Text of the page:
ISLAMABAD – Perturbed by the Supreme Court (SC) orders pertaining to the National Reconciliation Ordinance (NRO) and the memo controversy, President Asif Ali Zardari has decided to explore political avenues to plead his ‘case’ on both of the contentious issues before the elected representatives of the people when he will address the joint session of parliament after Muharram ends.
Another issue that does not affect him as an individual but becomes his official responsibility as head of state and commander-in-chief of the armed forces is that he is also expected to speak in detail on the NATO-ISAF attack in Mohmand Agency, which changed the diplomatic scenario after Pakistan’s refusal to participate in the Bonn Conference, despite international pressure, as a protest against violation of its sovereignty. “President Asif Ali Zardari, who is also supreme commander of the armed forces, has decided to address a joint session of parliament after Muharram,” Presidential Spokesman Farhatullah Babar said in a press release. The contents of the release are also reflective of the worry and concern of the president on the issues of the NRO and the memo. “The president also called upon the party workers to show patience, strictly observe democratic norms and refuse to be provoked into any aggression.” The spokesman quoted the president as saying: “Aggression is the mindset of the weak and not the strong.” Though the press release did not mention against what or whom the president felt his party workers could be provoked, he called upon them to show patience. The Supreme Court orders are, however, what he probably considered as an aggression against him, which could provoke his party workers.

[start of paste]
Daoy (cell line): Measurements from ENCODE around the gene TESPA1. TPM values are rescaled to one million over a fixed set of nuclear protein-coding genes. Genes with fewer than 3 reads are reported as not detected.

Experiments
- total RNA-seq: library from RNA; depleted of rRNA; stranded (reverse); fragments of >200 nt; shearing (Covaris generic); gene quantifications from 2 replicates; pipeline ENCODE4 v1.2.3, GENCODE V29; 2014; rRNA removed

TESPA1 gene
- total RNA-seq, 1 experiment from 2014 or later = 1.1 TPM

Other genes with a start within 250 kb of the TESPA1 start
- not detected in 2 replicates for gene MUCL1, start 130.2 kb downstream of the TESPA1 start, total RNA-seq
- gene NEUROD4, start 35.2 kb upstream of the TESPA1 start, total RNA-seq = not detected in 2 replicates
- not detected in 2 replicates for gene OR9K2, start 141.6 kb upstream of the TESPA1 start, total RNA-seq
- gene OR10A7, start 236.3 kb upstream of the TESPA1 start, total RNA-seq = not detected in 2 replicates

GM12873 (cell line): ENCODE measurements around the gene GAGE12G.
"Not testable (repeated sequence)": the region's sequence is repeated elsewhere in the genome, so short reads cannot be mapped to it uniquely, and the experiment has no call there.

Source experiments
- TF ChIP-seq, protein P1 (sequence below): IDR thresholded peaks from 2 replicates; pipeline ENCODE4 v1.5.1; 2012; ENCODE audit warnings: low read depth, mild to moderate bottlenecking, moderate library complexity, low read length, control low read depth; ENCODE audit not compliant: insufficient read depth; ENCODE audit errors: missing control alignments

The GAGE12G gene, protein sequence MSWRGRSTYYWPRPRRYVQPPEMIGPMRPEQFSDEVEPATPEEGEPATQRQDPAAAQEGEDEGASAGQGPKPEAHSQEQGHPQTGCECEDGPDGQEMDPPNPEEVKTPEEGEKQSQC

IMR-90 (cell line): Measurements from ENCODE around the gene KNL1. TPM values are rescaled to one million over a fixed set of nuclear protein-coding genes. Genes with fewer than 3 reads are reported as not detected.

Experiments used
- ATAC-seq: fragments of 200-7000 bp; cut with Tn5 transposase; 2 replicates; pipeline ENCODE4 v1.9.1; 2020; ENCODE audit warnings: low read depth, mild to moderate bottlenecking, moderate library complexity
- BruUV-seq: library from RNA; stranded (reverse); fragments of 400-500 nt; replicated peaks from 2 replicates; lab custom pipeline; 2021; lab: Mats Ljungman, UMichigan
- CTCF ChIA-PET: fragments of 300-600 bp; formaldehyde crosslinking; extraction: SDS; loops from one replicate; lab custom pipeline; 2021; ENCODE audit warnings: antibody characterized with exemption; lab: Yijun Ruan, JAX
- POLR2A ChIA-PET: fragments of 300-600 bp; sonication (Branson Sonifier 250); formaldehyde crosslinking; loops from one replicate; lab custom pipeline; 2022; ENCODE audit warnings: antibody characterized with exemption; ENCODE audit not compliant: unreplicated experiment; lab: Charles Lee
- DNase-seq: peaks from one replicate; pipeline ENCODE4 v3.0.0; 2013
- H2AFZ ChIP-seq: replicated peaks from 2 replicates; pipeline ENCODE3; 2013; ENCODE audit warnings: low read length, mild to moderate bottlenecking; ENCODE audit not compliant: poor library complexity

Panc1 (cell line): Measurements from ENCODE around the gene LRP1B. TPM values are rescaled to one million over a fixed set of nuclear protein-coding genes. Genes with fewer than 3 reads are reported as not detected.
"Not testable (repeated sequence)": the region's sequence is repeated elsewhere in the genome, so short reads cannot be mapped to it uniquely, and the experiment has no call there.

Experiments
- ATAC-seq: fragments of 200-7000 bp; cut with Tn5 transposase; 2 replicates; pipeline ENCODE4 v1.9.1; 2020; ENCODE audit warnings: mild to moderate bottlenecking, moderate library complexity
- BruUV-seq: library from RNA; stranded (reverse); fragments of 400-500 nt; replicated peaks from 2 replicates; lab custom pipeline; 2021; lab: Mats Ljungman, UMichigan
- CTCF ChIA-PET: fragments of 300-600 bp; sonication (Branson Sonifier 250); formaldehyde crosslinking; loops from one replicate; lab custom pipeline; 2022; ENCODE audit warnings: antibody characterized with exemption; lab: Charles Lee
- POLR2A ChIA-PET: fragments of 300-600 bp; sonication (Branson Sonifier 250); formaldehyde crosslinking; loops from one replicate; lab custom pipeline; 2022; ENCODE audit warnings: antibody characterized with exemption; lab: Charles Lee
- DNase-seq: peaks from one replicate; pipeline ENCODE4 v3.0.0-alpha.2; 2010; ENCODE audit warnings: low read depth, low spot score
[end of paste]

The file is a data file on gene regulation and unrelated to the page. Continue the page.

The press release further quoted the president as saying: “Democracy calls for tolerance, patience and steadfastness as demonstrated by Aung San Suu Ki in standing up to mountains of hardship for the cause”. It clearly appears that frustrated by the apex court’s orders, particularly on the two issues, the president has decided to take parliament into confidence, particularly on the obligations attached to the decision on the NRO review petition. Writing a letter to the Swiss authorities to reopen cases against him, memogate and the NATO attack, which has put relations between Pakistan and the US at the lowest ebb since the start of the war against terrorism, are clearly weighing on his mind. When asked why the president felt the need to address a joint session of parliament, PPP South Punjab President and Textile Industries Minister Makhdoom Shahab-ud-Din said: “Basically, the president would take parliament into confidence over the NATO attack… the issues of NRO and memogate might also crop up during the address.” He said the president may discuss the allegations leveled by a ‘dubious’ character, Mansoor Ijaz. When PML-N Information Secretary Senator Mushahidullah Khan was asked about his party’s strategy for the joint session, he said it was too early to say anything on it. JI’s Professor Khurshid said his party had yet to decide a strategy. Under Article 56(1) of the constitution, the president may address either House or both Houses assembled together and may for that purpose require the attendance of the members. Usually, the president addresses both Houses assembled together at the commencement of the first session after each general election to the National Assembly and at the commencement of the first session of each year. – pakistantoday